1988[edit]

With the score tied, Cal marched to the Stanford 3-yard line with 4 seconds remaining in the game. Called "the Cadillac of kickers in college football" by Cal coach Bruce Snyder, all Pac-10 and future all-American Robbie Keen lined up for a 21-yard field goal attempt to win the game on the final play. When the ball was snapped, Stanford redshirt freshman Tuan Van Le raced from the left end of the defensive line to block the kick and preserve a 19–19 tie. As Stanford was the holder of the Axe going into the game, the tie meant the Axe returned to the Farm for another year. The result was celebrated in the stadium as a victory by Stanford as the Axe was paraded by the Stanford Axe Committee and football players before jubilant Cardinal fans, with stunned Bear fans looking on. This was the only Big Game to end in a tie after 1953 and under current overtime rules may be the last Big Game to end tied.[32]

1990[edit]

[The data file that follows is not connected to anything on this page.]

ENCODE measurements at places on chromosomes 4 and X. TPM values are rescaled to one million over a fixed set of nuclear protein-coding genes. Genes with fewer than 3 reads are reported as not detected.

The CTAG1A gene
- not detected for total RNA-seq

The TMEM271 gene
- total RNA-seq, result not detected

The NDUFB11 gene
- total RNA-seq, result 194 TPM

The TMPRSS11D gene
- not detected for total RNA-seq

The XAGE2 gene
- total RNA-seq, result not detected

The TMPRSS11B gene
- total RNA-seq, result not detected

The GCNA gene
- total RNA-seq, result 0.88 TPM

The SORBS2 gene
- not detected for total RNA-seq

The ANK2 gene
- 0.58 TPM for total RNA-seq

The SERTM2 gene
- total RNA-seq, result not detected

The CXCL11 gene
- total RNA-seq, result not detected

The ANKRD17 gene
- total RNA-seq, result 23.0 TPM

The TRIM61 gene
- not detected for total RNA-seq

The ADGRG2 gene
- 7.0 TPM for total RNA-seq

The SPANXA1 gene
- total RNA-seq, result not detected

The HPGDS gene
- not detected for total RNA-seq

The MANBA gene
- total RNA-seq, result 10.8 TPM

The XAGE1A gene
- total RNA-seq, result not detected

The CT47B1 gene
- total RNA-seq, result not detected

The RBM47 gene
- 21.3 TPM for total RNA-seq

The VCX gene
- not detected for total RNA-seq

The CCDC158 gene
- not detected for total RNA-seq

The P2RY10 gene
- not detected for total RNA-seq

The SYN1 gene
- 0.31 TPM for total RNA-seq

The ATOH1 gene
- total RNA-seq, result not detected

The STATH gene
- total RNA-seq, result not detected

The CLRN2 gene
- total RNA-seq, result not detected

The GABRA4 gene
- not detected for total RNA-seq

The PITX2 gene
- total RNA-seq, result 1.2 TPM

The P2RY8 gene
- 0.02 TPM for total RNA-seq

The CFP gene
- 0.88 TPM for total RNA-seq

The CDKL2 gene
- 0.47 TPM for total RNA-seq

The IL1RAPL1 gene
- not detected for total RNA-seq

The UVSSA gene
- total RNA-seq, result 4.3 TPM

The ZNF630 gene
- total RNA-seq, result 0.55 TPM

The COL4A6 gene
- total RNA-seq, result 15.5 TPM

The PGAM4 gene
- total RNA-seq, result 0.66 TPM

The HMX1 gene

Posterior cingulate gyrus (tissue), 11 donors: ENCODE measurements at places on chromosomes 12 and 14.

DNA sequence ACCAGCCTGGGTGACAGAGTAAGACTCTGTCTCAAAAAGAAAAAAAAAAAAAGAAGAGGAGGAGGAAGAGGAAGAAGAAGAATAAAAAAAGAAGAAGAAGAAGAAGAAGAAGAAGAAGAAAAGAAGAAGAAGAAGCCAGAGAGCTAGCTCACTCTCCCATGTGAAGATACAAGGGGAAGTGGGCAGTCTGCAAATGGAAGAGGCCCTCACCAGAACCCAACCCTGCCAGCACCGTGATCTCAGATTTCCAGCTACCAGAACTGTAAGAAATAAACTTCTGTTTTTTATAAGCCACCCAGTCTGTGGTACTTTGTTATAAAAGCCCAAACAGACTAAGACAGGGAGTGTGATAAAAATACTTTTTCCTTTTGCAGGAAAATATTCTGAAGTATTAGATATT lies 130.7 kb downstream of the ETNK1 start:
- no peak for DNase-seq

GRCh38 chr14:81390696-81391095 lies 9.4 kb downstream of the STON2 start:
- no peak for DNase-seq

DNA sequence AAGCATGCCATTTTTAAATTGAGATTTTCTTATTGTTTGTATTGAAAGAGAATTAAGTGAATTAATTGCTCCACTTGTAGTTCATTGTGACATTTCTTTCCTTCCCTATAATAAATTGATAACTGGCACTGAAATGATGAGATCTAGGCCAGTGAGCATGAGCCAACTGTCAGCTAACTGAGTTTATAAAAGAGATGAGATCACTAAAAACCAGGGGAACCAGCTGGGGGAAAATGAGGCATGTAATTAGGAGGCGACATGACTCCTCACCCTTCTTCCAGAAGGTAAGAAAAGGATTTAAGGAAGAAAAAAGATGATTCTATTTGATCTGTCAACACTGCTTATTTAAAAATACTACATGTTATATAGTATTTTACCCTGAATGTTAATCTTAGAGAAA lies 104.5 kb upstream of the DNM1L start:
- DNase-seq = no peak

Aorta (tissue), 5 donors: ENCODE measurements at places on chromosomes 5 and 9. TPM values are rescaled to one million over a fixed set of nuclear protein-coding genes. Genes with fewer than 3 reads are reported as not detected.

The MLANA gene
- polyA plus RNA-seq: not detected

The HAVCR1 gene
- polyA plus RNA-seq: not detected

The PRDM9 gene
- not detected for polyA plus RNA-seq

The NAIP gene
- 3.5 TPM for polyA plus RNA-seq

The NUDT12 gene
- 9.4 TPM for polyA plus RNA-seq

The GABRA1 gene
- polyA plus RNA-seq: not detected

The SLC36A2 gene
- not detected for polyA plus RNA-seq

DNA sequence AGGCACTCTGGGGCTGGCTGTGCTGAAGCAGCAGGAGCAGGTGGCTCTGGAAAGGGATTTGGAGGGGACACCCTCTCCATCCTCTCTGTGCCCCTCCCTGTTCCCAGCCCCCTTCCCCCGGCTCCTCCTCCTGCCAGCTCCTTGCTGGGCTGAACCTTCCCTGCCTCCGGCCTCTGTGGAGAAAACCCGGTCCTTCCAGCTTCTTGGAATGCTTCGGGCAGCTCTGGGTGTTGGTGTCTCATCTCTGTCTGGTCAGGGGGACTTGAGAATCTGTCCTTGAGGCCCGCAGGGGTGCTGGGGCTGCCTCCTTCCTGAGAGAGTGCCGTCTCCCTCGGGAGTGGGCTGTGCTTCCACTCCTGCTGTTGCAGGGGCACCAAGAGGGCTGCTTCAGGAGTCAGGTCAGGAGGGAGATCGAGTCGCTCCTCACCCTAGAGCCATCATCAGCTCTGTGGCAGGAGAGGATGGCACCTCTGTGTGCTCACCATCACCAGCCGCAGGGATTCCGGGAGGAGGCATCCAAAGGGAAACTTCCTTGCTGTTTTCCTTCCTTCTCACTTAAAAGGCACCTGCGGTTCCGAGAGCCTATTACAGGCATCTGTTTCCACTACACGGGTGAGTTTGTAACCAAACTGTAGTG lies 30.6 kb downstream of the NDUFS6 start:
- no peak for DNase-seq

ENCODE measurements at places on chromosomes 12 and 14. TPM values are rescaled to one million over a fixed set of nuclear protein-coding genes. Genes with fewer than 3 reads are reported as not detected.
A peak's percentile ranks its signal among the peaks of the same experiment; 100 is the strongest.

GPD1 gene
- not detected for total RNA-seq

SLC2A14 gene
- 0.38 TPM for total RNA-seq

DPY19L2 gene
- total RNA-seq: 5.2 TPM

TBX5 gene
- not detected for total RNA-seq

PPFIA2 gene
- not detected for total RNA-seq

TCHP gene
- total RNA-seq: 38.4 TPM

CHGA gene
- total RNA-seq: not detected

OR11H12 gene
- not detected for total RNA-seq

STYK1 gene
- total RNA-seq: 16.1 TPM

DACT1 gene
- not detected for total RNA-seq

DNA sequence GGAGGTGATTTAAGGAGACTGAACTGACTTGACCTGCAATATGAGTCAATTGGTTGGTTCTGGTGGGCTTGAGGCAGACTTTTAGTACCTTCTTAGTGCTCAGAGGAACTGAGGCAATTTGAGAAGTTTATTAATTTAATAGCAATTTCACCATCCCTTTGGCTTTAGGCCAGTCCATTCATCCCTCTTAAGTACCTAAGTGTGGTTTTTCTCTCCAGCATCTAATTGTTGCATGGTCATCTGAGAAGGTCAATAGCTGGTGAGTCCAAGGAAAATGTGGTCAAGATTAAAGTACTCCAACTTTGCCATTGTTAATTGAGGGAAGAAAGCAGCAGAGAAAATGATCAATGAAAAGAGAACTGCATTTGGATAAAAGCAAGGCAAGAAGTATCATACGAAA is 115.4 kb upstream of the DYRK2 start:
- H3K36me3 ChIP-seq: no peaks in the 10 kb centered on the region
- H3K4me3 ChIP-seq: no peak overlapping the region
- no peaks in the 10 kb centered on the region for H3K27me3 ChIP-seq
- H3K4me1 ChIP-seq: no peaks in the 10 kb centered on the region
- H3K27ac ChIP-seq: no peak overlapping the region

This game had echoes of the 1982 game due to late seesaw scoring, the critical role of fans on the field, and the winning points being scored as time expired. It has been called "The Payback" or "The Revenge of the Play" by Stanford fans.[35] After trailing since the first quarter, left-footed Stanford kicker John Hopkins kicked his fourth field goal of the game with 9:56 left to give Stanford its first lead at 18–17. Cal responded with a touchdown and added a two-point conversion to lead 25-18 with 6:03 left. Stanford stopped Cal on a third and 6 on the Stanford 46 with 2:06 left to play. After Cal's punt, Stanford took its final possession on its own 13 with 1:54 left. Escaping two near interceptions and converting a 4th and 6, Stanford moved the ball to the Cal 19 with 0:17 left. Quarterback Jason Palumbis threw a touchdown pass to Ed McCaffrey in the end zone to make it 25–24. With no overtime, and despite the fact that a tie would keep the Axe at Stanford for another year, Cardinal coach Dennis Green quickly went for a two-point conversion. The attempt failed and Cal fans and players engulfed the field, causing a lengthy delay and resulting in a 15-yard delay of game penalty. With 12 seconds left and now kicking from the 50 yard line, Hopkins bounced the ensuing onside kick off a Cal player and, after being touched by seven players, the ball was recovered by Stanford's Dan Byers on the Cal 37. With 9 seconds left and no time outs, a pass attempt to McCaffrey to set up a field goal fell short, but Palumbis was roughed on the play moving the ball to the 22 yard line. With 5 seconds left, Hopkins connected on a 39-yard field goal into the wind, giving Stanford a 27–25 victory as time expired. This time Stanford students and players engulfed the field. The late passing and kicking excitement overshadowed two excellent running performances by Cal's Russell White (177 yards and 2 TD's) and Stanford's Glyn Milburn (196 yards and 1 TD). Milburn also led Stanford receiving with 9 receptions for 66 yards and had 117 return yards. His 379 all-purpose yards set a Pac-10 record at the time and remained Stanford's record until it was eclipsed by Christian McCaffrey's 389 all-purpose yards in the 2015 edition of the Big Game.[36]